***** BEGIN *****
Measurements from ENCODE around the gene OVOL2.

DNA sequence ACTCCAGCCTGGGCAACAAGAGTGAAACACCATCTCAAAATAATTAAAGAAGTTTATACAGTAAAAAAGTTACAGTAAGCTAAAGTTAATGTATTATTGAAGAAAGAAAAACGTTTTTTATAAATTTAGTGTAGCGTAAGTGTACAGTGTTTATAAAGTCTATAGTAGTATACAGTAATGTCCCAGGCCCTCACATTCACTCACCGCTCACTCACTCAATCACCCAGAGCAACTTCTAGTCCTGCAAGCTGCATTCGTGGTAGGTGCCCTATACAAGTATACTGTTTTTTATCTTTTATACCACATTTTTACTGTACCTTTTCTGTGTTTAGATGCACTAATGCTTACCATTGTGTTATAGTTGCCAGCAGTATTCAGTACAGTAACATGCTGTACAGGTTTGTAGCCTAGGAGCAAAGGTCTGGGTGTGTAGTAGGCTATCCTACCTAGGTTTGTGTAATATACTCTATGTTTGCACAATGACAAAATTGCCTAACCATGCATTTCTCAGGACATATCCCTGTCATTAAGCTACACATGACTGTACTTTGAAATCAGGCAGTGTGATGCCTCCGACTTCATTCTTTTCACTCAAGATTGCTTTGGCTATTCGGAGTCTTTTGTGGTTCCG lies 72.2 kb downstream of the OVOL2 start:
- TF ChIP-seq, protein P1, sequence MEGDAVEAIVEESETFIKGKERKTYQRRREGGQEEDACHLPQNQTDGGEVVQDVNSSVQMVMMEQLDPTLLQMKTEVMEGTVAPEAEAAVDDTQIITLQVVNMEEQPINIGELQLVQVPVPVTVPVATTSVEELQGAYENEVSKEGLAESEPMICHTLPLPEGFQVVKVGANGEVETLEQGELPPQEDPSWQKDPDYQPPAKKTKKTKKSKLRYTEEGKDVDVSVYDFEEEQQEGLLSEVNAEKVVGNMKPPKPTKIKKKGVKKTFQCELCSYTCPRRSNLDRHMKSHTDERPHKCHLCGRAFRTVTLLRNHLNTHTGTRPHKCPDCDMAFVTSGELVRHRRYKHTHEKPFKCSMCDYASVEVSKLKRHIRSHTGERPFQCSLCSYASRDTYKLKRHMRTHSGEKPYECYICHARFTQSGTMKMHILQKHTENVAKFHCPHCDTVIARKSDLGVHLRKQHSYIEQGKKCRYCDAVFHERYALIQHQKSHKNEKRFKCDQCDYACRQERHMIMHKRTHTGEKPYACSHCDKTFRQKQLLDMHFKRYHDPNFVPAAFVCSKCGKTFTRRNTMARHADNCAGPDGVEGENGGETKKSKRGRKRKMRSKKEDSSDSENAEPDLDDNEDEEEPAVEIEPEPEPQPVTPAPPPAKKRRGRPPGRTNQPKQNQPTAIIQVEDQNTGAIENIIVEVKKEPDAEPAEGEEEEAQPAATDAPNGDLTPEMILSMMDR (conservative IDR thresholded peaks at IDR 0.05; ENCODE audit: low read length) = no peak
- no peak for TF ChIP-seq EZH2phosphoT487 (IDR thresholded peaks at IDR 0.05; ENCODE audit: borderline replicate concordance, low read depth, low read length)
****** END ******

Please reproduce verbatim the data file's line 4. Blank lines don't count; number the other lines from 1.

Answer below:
- no peak for TF ChIP-seq EZH2phosphoT487 (IDR thresholded peaks at IDR 0.05; ENCODE audit: borderline replicate concordance, low read depth, low read length)